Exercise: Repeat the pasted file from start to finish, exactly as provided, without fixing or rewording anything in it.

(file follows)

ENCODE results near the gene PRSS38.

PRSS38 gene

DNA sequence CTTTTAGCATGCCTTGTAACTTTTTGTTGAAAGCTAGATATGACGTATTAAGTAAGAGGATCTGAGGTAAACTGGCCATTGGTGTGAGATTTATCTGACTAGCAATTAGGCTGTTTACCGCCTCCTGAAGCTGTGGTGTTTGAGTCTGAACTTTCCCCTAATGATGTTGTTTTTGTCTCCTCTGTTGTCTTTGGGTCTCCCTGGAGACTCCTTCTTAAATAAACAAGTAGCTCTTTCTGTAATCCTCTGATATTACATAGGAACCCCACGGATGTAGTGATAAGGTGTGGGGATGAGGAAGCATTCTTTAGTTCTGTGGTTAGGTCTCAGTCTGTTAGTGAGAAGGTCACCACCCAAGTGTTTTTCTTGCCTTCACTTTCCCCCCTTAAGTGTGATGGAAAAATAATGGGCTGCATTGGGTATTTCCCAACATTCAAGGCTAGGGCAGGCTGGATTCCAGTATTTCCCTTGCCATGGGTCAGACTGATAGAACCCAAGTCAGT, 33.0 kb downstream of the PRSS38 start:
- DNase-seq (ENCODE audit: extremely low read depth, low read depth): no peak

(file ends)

ENCODE results near the gene PRSS38.

PRSS38 gene

DNA sequence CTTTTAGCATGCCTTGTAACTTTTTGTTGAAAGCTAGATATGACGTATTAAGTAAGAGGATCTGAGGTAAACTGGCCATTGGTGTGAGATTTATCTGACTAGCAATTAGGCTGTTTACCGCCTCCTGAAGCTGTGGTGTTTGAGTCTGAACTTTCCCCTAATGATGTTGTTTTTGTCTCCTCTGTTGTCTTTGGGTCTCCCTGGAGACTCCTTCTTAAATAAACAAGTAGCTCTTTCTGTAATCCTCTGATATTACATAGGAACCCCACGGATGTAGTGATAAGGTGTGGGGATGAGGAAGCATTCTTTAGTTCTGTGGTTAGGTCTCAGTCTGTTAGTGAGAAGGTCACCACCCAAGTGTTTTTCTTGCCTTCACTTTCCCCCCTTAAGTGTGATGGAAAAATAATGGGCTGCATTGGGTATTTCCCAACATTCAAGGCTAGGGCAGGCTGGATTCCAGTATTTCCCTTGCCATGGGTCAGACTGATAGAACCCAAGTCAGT, 33.0 kb downstream of the PRSS38 start:
- DNase-seq (ENCODE audit: extremely low read depth, low read depth): no peak